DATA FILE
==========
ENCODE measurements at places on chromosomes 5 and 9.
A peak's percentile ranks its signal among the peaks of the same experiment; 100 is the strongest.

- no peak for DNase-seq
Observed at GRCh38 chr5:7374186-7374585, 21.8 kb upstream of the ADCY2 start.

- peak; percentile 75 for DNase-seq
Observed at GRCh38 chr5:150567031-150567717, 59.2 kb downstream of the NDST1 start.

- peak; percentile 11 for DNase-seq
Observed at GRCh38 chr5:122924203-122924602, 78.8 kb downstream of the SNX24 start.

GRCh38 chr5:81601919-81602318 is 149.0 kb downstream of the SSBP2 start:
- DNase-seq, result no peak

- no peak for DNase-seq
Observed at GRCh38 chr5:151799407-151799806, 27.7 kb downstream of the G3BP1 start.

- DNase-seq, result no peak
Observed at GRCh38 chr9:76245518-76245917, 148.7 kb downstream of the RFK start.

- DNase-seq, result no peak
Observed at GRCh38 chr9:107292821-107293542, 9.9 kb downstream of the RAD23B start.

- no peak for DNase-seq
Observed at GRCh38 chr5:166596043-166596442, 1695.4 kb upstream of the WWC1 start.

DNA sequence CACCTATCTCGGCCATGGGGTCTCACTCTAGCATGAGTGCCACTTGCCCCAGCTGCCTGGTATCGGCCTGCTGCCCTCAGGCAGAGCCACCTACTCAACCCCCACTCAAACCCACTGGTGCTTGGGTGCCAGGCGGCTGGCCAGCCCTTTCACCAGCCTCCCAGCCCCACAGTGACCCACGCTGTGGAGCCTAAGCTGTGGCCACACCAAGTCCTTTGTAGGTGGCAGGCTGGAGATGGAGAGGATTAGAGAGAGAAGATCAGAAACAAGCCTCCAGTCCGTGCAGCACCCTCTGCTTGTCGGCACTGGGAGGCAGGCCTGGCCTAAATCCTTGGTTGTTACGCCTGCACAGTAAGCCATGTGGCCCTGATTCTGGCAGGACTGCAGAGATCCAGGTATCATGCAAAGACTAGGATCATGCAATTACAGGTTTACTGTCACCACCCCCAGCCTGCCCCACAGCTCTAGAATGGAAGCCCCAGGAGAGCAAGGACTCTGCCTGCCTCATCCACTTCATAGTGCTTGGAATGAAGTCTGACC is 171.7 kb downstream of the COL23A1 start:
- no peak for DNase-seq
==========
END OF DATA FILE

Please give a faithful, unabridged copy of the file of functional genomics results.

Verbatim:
ENCODE measurements at places on chromosomes 5 and 9.
A peak's percentile ranks its signal among the peaks of the same experiment; 100 is the strongest.

- no peak for DNase-seq
Observed at GRCh38 chr5:7374186-7374585, 21.8 kb upstream of the ADCY2 start.

- peak; percentile 75 for DNase-seq
Observed at GRCh38 chr5:150567031-150567717, 59.2 kb downstream of the NDST1 start.

- peak; percentile 11 for DNase-seq
Observed at GRCh38 chr5:122924203-122924602, 78.8 kb downstream of the SNX24 start.

GRCh38 chr5:81601919-81602318 is 149.0 kb downstream of the SSBP2 start:
- DNase-seq, result no peak

- no peak for DNase-seq
Observed at GRCh38 chr5:151799407-151799806, 27.7 kb downstream of the G3BP1 start.

- DNase-seq, result no peak
Observed at GRCh38 chr9:76245518-76245917, 148.7 kb downstream of the RFK start.

- DNase-seq, result no peak
Observed at GRCh38 chr9:107292821-107293542, 9.9 kb downstream of the RAD23B start.

- no peak for DNase-seq
Observed at GRCh38 chr5:166596043-166596442, 1695.4 kb upstream of the WWC1 start.

DNA sequence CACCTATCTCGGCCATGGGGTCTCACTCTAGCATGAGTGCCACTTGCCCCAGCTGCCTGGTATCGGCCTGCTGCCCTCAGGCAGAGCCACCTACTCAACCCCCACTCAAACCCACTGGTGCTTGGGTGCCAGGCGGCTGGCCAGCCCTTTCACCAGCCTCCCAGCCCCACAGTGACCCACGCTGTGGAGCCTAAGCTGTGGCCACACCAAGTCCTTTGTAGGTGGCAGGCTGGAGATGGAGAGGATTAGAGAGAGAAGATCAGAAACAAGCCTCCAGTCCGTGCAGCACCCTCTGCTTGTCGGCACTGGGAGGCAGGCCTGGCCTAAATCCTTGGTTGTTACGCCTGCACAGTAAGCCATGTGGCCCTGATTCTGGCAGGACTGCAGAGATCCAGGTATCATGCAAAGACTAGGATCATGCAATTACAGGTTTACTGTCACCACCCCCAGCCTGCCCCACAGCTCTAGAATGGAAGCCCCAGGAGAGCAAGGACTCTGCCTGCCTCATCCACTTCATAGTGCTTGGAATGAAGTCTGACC is 171.7 kb downstream of the COL23A1 start:
- no peak for DNase-seq